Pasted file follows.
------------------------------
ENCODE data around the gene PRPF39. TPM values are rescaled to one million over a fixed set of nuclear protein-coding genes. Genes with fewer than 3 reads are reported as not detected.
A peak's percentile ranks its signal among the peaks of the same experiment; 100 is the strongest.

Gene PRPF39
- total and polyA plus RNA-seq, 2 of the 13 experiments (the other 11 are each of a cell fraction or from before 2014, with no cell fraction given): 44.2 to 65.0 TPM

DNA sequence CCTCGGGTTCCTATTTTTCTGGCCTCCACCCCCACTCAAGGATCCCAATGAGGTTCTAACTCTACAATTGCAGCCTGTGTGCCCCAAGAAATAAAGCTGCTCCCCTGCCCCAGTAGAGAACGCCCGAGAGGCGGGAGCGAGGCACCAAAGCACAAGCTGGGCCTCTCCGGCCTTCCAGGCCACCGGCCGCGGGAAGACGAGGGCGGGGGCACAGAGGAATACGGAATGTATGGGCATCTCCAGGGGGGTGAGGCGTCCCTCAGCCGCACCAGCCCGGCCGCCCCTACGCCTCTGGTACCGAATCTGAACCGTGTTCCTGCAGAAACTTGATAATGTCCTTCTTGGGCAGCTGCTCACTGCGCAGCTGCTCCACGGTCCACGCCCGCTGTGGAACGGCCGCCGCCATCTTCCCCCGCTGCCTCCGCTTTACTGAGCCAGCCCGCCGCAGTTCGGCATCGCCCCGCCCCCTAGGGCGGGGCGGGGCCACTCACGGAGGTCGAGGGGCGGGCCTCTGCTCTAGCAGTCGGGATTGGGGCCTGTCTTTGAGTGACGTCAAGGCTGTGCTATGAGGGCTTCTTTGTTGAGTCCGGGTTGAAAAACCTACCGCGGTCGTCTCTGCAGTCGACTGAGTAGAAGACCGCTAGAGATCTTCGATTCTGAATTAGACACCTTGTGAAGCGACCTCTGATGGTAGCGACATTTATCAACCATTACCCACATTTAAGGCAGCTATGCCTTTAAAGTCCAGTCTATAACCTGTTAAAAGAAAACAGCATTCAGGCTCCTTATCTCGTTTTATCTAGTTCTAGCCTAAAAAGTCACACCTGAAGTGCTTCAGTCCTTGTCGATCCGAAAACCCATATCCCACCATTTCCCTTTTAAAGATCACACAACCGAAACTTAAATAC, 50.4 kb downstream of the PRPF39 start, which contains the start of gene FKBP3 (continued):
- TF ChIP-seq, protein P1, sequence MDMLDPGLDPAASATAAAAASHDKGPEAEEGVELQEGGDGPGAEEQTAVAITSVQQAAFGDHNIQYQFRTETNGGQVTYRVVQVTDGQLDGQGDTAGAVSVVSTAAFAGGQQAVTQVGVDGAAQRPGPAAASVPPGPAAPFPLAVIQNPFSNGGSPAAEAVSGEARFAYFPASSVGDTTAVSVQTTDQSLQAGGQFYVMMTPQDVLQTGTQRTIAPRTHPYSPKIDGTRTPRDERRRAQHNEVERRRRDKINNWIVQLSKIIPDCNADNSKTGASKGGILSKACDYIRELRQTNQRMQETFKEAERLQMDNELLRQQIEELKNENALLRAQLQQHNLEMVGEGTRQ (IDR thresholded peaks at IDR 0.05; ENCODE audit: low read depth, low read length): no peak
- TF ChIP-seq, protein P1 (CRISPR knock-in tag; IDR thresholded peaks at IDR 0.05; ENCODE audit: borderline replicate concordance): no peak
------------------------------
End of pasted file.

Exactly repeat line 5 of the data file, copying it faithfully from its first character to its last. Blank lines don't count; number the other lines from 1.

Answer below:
DNA sequence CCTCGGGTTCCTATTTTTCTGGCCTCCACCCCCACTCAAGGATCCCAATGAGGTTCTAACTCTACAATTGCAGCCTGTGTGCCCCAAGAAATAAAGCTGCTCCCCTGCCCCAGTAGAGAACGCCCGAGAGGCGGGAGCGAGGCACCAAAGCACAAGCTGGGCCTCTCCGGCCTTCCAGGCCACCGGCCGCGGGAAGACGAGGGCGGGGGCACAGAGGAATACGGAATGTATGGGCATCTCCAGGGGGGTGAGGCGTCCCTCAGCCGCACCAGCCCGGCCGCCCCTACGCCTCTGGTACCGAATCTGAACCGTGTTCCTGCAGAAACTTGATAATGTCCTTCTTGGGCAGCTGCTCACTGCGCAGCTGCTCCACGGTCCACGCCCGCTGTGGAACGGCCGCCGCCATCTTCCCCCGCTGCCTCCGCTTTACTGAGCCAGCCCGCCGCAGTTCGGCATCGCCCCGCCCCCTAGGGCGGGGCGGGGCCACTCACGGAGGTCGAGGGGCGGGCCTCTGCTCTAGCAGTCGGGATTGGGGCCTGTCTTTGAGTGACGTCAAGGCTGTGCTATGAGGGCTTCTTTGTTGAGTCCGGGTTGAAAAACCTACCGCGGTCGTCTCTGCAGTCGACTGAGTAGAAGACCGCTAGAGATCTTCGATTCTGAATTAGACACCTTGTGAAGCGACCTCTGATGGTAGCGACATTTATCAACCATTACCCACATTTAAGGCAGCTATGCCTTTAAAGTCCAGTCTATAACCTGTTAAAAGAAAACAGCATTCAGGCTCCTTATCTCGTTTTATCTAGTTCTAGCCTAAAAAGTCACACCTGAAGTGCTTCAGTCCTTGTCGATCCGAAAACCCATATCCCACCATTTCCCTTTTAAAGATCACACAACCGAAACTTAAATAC, 50.4 kb downstream of the PRPF39 start, which contains the start of gene FKBP3 (continued):